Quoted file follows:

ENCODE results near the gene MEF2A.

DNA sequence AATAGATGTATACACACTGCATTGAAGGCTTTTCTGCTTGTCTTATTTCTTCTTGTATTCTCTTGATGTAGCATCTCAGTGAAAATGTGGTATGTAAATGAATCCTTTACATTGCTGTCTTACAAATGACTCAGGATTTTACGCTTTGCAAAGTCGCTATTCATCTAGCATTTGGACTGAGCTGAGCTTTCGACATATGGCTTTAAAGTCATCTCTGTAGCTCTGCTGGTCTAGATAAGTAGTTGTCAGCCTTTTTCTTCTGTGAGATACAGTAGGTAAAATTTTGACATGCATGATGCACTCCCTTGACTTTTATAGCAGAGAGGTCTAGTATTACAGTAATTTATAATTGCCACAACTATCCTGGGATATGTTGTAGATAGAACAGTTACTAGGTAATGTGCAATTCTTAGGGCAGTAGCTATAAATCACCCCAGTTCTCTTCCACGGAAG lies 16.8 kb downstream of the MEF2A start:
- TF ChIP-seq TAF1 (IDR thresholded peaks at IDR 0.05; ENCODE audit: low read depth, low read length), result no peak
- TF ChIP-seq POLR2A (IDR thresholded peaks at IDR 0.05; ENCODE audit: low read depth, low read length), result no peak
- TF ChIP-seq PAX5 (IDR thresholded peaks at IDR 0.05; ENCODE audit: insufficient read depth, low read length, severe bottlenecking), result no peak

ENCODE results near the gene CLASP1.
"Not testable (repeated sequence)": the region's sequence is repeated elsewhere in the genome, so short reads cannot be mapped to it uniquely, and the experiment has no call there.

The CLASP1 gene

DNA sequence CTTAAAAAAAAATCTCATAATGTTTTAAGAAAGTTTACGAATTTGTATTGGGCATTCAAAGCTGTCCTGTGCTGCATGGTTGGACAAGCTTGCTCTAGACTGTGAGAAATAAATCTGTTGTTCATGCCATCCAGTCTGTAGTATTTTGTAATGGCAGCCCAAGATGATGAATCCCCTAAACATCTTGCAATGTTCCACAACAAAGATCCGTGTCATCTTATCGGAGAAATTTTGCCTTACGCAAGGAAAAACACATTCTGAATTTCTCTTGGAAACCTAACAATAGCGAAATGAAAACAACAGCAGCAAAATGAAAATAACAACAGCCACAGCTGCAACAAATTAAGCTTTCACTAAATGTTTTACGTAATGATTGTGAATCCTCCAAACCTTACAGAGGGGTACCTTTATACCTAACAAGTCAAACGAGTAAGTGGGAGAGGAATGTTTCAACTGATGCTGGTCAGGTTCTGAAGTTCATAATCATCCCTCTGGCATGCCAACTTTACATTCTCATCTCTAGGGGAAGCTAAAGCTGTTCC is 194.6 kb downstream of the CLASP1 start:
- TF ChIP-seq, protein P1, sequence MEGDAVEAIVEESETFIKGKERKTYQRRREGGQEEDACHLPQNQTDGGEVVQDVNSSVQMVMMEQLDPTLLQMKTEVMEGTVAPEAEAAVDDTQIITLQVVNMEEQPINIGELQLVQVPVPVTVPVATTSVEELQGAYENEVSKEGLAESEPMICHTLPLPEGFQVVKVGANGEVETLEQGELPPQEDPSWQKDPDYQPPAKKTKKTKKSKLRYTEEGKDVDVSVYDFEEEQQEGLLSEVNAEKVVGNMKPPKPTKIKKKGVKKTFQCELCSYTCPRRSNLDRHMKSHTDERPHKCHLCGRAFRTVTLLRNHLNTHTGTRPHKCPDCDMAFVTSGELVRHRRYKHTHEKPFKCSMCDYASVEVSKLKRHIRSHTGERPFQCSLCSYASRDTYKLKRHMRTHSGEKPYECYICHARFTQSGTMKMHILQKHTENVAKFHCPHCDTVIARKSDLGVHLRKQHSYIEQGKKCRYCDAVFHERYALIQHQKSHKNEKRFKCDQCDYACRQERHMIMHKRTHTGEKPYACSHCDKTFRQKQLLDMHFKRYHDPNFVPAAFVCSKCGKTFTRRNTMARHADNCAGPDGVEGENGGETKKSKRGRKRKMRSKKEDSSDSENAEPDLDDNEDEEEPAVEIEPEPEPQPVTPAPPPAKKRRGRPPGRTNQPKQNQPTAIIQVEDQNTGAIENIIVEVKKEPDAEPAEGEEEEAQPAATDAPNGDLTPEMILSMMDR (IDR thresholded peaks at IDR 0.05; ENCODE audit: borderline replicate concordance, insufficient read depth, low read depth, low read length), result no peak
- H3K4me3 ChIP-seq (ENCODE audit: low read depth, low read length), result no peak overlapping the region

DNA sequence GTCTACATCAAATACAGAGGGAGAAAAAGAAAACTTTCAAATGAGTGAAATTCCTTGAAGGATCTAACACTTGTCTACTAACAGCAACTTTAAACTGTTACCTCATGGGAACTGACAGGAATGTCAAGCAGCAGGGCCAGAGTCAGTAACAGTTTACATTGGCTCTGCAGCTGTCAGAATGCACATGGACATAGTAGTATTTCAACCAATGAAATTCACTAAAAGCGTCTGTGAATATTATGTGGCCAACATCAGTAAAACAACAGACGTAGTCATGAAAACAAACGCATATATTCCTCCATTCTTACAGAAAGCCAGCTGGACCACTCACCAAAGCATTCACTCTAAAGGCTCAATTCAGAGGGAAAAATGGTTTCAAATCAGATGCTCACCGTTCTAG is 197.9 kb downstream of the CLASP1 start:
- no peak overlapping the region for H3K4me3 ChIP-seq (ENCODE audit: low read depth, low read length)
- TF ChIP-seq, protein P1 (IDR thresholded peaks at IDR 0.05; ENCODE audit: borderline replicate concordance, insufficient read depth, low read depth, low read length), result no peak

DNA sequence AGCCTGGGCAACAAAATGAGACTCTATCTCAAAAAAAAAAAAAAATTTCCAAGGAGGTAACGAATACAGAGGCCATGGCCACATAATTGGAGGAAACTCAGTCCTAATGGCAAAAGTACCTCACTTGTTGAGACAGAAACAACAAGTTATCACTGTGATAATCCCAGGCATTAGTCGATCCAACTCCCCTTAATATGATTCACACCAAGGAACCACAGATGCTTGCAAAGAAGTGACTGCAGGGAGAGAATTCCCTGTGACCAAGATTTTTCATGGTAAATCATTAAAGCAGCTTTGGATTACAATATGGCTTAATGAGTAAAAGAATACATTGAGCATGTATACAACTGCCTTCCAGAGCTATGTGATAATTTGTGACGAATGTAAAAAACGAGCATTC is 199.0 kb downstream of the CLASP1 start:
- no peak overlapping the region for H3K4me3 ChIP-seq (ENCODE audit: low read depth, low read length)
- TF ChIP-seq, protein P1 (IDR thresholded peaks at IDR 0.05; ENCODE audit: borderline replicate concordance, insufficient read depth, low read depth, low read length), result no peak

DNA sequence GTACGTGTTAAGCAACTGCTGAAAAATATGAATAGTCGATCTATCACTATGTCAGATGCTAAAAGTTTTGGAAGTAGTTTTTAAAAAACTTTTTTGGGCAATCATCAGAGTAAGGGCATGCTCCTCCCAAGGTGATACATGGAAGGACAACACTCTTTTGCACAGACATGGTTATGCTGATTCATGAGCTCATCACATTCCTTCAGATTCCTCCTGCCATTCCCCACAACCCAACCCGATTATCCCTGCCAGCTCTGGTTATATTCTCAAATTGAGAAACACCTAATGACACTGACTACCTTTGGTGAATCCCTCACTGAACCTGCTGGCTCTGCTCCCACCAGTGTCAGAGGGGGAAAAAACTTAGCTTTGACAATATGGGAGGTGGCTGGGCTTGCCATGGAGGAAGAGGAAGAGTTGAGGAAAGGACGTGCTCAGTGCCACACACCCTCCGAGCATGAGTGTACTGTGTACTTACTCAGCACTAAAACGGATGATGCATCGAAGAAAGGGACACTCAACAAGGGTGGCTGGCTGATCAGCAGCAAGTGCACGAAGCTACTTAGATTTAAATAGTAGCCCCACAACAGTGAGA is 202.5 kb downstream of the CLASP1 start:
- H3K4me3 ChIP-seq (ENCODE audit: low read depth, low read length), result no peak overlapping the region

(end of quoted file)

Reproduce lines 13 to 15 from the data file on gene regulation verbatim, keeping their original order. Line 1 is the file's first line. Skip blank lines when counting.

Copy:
- no peak overlapping the region for H3K4me3 ChIP-seq (ENCODE audit: low read depth, low read length)
- TF ChIP-seq, protein P1 (IDR thresholded peaks at IDR 0.05; ENCODE audit: borderline replicate concordance, insufficient read depth, low read depth, low read length), result no peak

DNA sequence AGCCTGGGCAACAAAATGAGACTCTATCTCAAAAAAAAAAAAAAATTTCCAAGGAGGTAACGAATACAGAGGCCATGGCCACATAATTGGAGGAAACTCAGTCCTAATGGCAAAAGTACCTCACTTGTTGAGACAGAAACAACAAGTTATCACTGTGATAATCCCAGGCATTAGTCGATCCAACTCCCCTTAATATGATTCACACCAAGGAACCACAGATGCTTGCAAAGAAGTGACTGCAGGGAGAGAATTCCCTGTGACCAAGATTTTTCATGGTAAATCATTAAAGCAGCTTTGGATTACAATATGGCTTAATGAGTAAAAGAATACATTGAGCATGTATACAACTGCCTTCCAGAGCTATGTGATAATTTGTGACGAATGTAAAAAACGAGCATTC is 199.0 kb downstream of the CLASP1 start: